Election Crisis: Transparency would mean a painful confession

Tánaiste Frances Fitzgerald has cut an isolated figure in the Dáil this week, but nonetheless came out fighting for her future, writes Caroline O’Doherty

It was Renua — the fledgeling party that fluttered onto the political landscape before the last general election — that pledged ‘government in the sunshine’, but it was Fine Gael that paraded the principle when it subsequently took precarious power.

The imagery was a little flamboyant for the new programme for government so its authors stuck to the more prosaic “transparency”.

Transparency in spending, decision-making, banking, access to education and healthcare, pay, grants, judicial appointments — you name it, it was to be laid bare for all to see, scrutinise, criticise, maybe even improve.

Transparency was also to be liberally applied to “departmental performance”.

“A more open partnership approach needs to be developed in every department,” the programme stated, the aim being “a framework for much greater accountability by both ministers and the public service”.

It was a message to the permanent government — the civil servants who reign supreme unbothered by the ballot box — that those taking up temporary residence planned to make their presence felt. Stamp their authority, command respect, open all cupboards and rifle all drawers so to speak.

The Dáil records are littered with examples where ministers not only failed to get their feet under the table in a new administration but barely managed to find the right office.

The words “the minister was not told...” have applied in many instances from banking scandals to funding cuts to hospital errors — even the unsavoury case of horsemeat in beef burgers.

In many cases, officials knew what was going on but for some reason did not inform their minister. Or they told as little as possible in order to fulfil the self-preservation requirement of arse-covering without actually revealing the seriousness of the underlying problem.

The Department of Justice is familiar with this move. Officials knew about the recording of calls at garda stations and the irregularities at Templemore long before the then ministers.

And then there’s the Maurice McCabe email. Someone — their name has been redacted — called someone else - their name is not revealed — in 2015 and asked that Frances Fitzgerald be informed of an attempt by the garda commissioner to use a strategy of throwing doubt on the credibility of Sgt McCabe at the O’Higgins Commission, which was inquiring into his (largely already proven) claims of Garda misconduct.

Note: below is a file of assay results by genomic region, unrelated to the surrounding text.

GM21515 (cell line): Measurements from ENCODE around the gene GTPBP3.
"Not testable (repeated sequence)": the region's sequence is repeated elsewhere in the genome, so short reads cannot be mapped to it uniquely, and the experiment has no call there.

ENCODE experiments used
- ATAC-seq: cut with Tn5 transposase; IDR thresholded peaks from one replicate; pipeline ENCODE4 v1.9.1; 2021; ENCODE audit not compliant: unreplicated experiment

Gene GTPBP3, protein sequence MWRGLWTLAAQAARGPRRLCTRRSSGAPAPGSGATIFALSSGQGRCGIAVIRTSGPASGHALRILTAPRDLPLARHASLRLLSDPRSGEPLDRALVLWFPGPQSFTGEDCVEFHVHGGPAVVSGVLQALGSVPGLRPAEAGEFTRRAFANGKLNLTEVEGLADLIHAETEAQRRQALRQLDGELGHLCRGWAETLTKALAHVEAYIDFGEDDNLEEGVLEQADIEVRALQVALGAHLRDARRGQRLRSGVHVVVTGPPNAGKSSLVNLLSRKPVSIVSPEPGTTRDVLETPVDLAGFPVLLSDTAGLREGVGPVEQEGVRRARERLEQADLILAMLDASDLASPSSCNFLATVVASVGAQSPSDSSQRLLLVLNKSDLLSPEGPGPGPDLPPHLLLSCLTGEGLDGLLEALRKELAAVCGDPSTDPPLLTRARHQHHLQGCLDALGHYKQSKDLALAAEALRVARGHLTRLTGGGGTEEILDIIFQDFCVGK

The email was passed to a third, unnamed person to be passed to the minister “for information”. Not for action. The email states that someone and the second unnamed person agree that “neither the Attorney nor the Minister has a function relating to the evidence a party to a Commission of Investigation may adduce”.

In other words, tell her to do nothing. She obligingly did just that.

And yet another unnamed person really believed she ought to have done something and didn’t say so. And two years later leaked the email instead.

So who’s at fault? Fitzgerald’s garbled account of the events, translated badly by Leo Varadkar, entirely unhelped by Charlie Flanagan, was slapstick at best.

But somebody who should have spoken up didn’t, so underlying all of this is a failure of communication, co-operation, and trust between officials and their minister every bit as bad as when the Toland Report of 2014 concluded that the department operated under “a closed,
secretive, and silo-driven culture”.

Fitzgerald was, at the very least, naive to take an email alleging further wrongdoing against McCabe and accept the advice to do nothing. What she could have done is unclear but burying it in the silo was not the right option. She could have sought to have a little light shed on it. Maybe even UV-blasting sunshine.

For all the talk of transparency, it seems to be a notion that is beyond the current Government to implement. Facts don’t hide themselves — people hide them. To create transparency means managing people well. And managing people is something the Government struggles with.

If you don’t manage your officials, you get half-truths, omissions, and obfuscations. If you don’t manage your partners in power, you get ministers planning secret trips to North Korea.

If you don’t manage your quasi-opposition, you get them breaking a confidence and supply agreement over a relatively minor issue of ultimately little consequence.

If you don’t manage your actual opposition, well that’s kind of understandable because Sinn Féin is not the most manageable party.

But if you don’t manage the egos in your own Cabinet, you get an election that nobody wants.

A transparent approach to this whole mess would be to admit poor judgement, carelessness, bad communication, lack of authority — and that Micheál Martin wields as much power as the actual Taoiseach.

It would be a painful confession but it contains no more than the public already knows and has been putting up with in the hopes that in the midst of the all the politics, some actual government might get underway.

We were promised government in the sunshine but we get government in an unremitting hailstorm. Our Government’s approach may not be transparent but they are utterly see-through.

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